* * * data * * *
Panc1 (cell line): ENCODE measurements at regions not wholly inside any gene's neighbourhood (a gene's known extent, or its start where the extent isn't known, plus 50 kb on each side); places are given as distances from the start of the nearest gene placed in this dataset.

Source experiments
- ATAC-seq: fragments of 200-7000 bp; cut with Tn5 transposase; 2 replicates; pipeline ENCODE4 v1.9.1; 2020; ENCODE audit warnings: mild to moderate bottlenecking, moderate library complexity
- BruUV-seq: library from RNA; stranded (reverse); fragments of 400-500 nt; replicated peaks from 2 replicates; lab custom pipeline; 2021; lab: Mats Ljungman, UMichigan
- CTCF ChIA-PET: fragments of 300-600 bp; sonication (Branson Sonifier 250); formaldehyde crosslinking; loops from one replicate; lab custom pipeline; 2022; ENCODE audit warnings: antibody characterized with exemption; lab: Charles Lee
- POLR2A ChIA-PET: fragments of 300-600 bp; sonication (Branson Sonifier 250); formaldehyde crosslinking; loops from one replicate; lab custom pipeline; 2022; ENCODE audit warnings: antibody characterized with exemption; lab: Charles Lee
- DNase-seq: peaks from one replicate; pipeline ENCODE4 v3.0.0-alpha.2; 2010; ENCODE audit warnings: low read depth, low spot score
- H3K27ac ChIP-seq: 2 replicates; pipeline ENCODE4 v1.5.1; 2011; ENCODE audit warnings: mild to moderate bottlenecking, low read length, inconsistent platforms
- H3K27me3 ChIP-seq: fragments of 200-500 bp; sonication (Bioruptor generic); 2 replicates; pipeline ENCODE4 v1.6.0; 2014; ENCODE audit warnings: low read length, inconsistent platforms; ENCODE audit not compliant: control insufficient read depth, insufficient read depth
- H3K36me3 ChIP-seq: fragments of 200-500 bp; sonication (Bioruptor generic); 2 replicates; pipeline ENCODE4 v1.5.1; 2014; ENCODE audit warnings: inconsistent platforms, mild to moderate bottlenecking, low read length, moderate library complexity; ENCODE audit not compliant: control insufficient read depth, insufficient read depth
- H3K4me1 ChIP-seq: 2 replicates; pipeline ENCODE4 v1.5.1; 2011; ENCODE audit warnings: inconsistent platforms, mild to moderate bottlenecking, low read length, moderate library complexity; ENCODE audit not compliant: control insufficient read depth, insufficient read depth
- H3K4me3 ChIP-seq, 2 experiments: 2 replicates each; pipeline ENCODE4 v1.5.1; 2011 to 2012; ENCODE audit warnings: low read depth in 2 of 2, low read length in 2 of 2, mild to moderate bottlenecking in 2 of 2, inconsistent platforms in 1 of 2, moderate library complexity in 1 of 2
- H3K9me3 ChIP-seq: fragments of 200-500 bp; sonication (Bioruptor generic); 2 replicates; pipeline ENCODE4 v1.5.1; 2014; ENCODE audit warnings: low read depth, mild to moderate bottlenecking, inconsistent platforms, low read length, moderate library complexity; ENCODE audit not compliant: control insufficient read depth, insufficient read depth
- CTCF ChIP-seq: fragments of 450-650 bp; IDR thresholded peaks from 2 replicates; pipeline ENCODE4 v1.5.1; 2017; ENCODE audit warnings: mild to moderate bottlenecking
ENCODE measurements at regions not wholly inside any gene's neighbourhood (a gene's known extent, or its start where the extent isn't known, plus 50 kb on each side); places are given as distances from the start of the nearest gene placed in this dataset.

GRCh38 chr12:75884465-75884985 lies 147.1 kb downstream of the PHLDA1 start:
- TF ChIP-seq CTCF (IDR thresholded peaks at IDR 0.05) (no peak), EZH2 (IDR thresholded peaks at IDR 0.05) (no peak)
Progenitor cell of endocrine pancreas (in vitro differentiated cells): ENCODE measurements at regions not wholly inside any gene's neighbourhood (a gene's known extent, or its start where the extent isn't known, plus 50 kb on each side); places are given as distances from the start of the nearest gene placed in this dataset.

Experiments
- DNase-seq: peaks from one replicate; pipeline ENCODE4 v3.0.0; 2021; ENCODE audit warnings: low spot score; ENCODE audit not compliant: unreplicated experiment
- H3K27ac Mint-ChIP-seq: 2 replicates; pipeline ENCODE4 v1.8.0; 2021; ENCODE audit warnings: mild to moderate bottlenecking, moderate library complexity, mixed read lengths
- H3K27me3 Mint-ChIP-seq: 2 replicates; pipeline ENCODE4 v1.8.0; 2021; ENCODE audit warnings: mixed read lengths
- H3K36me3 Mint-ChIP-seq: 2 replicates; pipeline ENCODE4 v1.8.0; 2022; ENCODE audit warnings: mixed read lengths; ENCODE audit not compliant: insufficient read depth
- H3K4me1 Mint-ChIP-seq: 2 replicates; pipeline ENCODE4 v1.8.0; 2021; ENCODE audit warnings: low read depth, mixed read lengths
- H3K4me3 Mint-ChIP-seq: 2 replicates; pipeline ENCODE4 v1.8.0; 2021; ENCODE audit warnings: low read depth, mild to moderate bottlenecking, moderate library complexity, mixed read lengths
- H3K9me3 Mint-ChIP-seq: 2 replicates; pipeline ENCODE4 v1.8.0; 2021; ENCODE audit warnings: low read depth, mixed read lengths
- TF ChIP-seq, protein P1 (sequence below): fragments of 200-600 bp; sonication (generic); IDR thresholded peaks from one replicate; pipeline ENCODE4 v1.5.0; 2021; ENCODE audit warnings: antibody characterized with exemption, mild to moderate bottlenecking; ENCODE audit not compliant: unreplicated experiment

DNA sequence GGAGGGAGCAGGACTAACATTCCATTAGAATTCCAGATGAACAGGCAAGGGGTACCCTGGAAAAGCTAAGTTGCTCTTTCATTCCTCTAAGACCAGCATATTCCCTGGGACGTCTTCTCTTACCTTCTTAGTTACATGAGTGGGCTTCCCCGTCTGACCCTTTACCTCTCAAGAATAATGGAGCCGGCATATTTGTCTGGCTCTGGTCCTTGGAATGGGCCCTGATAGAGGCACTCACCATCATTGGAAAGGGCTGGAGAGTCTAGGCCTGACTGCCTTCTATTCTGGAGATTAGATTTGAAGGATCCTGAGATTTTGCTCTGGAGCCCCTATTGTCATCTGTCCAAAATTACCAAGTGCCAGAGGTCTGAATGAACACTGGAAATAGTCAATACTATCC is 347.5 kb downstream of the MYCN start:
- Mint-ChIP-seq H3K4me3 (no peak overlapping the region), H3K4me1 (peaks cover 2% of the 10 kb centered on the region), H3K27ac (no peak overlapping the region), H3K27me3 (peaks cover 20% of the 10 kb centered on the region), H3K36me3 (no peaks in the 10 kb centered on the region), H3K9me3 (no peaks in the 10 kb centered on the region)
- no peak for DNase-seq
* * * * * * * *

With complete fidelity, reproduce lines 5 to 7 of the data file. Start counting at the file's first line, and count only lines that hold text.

- CTCF ChIA-PET: fragments of 300-600 bp; sonication (Branson Sonifier 250); formaldehyde crosslinking; loops from one replicate; lab custom pipeline; 2022; ENCODE audit warnings: antibody characterized with exemption; lab: Charles Lee
- POLR2A ChIA-PET: fragments of 300-600 bp; sonication (Branson Sonifier 250); formaldehyde crosslinking; loops from one replicate; lab custom pipeline; 2022; ENCODE audit warnings: antibody characterized with exemption; lab: Charles Lee
- DNase-seq: peaks from one replicate; pipeline ENCODE4 v3.0.0-alpha.2; 2010; ENCODE audit warnings: low read depth, low spot score